The boy, Youssouf Dissa, 10, has come from school with important information to pass on to his family. His task is to convince his grandfather, Adama, that family members must use soap when they wash their hands before eating their evening meal. This is what Youssouf has learned in class at N’tjibougou School and now he and the other students are sharing their knowledge, inadvertently starting a behavioral change process throughout their community.
Showing what he wrote in his book during today’s lesson, Youssouf repeats, “We get dirty from sweat and dust. We must regularly wash with clean water and soap.’’ Head Teacher Marcel Coulibaly explains that all the teachers were recently trained by Save the Children under the Dubai Cares’ initiative, so that now such repetitive messages about hand washing with soap are given daily in class.
Youssouf, says ‘’I’ve learned it’s important to drink clean water to avoid stomach ache and diarrhea,’’ he says, “and that you have to wash with soap every time before and after food and after using the latrine.”
During the evening meal, Adama is the first to lather his hands, using a ball of the green-grey soap made locally from vegetable oil and potash. Family members follow him, pouring water from a kettle to rinse their hands.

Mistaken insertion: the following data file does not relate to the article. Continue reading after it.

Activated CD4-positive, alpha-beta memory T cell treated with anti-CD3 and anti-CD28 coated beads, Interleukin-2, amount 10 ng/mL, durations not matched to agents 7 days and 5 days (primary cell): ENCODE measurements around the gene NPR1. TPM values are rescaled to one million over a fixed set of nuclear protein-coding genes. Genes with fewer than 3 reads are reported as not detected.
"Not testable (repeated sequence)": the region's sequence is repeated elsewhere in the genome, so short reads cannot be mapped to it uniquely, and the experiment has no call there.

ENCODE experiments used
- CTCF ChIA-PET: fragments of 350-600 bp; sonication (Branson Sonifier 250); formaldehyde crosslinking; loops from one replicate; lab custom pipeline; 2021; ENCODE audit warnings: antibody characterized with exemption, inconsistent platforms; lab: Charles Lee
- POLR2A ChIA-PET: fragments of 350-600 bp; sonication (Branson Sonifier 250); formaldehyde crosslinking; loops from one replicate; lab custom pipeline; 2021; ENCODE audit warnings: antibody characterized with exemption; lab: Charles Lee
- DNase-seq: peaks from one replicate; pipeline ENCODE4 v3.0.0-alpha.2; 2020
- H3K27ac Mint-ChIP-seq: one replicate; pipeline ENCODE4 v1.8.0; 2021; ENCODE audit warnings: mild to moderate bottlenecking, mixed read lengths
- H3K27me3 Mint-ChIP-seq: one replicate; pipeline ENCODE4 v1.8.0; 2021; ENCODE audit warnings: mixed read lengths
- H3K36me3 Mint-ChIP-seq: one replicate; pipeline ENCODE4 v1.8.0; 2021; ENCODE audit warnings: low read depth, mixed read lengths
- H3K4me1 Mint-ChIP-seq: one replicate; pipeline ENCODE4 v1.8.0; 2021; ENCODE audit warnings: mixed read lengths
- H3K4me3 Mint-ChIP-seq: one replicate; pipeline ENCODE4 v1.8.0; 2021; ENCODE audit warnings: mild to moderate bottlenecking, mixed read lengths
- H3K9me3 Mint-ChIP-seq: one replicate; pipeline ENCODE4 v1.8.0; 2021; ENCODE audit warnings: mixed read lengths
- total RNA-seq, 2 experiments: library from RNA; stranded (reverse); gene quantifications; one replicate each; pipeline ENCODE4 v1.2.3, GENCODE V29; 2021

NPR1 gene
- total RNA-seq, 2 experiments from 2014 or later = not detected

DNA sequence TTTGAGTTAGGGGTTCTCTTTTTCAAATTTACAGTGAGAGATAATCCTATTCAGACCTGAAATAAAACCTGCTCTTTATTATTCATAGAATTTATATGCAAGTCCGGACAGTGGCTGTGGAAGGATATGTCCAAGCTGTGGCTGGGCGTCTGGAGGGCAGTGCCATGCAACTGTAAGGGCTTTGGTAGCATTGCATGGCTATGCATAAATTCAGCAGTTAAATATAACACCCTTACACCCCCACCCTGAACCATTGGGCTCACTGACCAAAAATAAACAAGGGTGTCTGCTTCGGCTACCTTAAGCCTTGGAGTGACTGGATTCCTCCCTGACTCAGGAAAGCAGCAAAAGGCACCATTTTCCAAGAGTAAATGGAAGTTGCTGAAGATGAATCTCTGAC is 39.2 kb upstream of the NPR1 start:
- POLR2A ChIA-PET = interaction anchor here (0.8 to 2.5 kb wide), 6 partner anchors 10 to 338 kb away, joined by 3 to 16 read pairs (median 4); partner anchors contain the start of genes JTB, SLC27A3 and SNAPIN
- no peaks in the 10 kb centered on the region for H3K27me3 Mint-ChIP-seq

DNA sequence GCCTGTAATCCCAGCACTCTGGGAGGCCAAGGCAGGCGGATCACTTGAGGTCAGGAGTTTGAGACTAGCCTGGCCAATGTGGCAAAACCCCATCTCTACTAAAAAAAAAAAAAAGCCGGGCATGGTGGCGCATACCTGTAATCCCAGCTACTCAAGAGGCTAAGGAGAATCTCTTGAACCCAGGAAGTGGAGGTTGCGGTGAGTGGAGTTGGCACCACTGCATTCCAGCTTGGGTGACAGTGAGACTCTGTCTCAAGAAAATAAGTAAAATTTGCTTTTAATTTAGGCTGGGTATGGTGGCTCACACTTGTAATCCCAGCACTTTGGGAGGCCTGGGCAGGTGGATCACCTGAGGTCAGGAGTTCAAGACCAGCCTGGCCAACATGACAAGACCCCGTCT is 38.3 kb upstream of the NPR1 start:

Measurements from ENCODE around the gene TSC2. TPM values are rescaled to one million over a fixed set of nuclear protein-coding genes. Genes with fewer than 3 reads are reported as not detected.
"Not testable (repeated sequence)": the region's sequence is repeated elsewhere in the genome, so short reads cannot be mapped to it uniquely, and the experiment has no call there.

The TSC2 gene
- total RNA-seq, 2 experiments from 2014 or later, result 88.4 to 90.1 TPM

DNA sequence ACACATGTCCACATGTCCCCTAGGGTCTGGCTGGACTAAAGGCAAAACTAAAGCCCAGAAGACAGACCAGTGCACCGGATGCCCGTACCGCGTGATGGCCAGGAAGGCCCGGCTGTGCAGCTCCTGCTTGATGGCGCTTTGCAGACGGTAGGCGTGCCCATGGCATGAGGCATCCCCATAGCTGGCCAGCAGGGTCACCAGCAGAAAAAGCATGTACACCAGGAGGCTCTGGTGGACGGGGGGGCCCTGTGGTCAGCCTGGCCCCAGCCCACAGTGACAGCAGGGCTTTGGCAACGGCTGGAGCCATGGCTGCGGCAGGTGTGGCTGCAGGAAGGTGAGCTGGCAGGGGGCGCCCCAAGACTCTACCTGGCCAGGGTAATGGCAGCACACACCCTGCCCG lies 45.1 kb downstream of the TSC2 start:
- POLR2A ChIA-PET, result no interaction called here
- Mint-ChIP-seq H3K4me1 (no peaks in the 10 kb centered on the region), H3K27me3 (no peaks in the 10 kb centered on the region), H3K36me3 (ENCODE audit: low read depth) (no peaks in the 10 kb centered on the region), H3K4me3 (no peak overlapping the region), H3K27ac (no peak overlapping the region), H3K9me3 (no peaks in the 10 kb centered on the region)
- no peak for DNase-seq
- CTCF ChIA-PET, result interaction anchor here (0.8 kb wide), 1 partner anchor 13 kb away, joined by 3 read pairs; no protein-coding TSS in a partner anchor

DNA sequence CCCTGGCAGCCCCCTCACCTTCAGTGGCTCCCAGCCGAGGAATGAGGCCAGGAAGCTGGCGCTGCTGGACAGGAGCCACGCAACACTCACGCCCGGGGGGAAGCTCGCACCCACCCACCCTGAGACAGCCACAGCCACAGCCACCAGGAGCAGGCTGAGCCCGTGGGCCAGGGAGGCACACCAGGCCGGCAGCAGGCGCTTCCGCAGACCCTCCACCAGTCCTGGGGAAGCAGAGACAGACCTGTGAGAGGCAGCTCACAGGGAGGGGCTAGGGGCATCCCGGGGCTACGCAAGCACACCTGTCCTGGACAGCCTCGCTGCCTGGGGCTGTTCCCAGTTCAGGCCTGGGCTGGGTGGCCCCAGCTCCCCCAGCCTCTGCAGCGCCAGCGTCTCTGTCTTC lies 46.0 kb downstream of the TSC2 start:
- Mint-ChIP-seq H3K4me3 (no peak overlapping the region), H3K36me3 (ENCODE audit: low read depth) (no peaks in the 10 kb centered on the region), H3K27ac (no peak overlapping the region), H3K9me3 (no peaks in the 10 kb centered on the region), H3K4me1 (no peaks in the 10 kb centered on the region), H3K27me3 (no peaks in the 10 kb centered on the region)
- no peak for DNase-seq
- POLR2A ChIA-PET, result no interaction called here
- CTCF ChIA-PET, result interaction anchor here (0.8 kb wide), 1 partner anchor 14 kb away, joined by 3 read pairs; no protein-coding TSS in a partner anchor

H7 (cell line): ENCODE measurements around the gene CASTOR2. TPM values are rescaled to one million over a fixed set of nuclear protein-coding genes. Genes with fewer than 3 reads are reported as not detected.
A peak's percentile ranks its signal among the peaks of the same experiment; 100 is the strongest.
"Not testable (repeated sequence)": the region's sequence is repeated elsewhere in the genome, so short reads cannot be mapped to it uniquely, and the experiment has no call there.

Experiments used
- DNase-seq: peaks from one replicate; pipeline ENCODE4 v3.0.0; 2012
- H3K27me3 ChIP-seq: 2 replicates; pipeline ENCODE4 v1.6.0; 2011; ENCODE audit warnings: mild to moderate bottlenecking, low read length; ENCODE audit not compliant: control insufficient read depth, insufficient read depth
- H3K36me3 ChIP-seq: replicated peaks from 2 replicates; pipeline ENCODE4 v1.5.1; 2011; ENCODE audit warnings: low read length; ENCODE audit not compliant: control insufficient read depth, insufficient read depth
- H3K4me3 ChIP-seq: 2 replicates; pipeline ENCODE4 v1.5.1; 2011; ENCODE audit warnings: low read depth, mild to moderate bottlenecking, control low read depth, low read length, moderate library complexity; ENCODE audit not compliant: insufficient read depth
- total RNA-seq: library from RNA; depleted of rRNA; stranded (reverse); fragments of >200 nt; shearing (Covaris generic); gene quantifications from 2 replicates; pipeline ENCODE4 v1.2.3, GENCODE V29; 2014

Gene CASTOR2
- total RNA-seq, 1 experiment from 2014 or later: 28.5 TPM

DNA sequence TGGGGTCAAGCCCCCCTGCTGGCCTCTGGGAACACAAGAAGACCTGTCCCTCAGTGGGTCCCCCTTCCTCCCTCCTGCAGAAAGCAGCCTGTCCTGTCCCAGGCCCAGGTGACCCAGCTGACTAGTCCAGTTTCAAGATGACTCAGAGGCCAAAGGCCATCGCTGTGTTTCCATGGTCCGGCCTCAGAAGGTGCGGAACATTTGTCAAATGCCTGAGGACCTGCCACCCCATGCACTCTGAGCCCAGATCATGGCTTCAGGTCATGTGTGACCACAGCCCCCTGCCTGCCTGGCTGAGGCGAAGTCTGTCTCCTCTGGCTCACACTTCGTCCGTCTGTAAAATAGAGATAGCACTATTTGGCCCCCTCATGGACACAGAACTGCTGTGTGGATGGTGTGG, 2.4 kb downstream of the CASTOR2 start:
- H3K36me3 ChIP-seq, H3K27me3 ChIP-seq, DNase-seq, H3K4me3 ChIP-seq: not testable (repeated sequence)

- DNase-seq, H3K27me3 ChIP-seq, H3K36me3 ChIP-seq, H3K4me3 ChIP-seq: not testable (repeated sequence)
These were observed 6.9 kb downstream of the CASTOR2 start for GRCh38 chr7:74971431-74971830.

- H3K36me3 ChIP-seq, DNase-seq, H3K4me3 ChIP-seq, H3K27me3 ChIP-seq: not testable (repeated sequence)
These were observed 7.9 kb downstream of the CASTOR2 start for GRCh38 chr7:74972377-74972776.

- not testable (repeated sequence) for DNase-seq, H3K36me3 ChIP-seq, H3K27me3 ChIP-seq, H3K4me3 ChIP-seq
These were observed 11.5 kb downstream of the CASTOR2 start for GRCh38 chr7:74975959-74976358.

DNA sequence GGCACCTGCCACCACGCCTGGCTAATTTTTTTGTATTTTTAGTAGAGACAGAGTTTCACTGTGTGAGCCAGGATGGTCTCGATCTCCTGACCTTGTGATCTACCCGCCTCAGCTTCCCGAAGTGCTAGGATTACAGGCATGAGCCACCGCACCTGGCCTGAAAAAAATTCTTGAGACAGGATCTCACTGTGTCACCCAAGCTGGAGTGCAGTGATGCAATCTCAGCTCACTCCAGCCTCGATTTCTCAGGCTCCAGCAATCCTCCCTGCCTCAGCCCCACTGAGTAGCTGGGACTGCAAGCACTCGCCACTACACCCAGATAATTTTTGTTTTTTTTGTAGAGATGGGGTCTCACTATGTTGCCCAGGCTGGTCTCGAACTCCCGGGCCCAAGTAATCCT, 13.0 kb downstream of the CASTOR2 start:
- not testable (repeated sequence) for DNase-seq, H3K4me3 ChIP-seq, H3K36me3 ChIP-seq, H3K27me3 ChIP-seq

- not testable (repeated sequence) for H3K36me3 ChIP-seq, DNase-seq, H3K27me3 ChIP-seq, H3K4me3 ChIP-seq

Elsewhere among the sun-dried mud brick huts, similar scenarios are enacted, all as a result of parents having been convinced by their children’s arguments. “Now the parents understand,” says Makan Keita, Community Development Agent with Save the Children.
Other hygiene practices are being adopted as a natural progression from the hand washing activity. Youssouf says, “At school we’ve learned to keep our drinking water clean. We’ve got a new pump in the compound and no one is allowed to step near it wearing their shoes. There’s a fine to pay if a boy or girl forgets. Now at the village, we’ve made everyone aware there should be a cover protecting it, and that we must keep our buckets off the ground to avoid dirt contaminating the water.”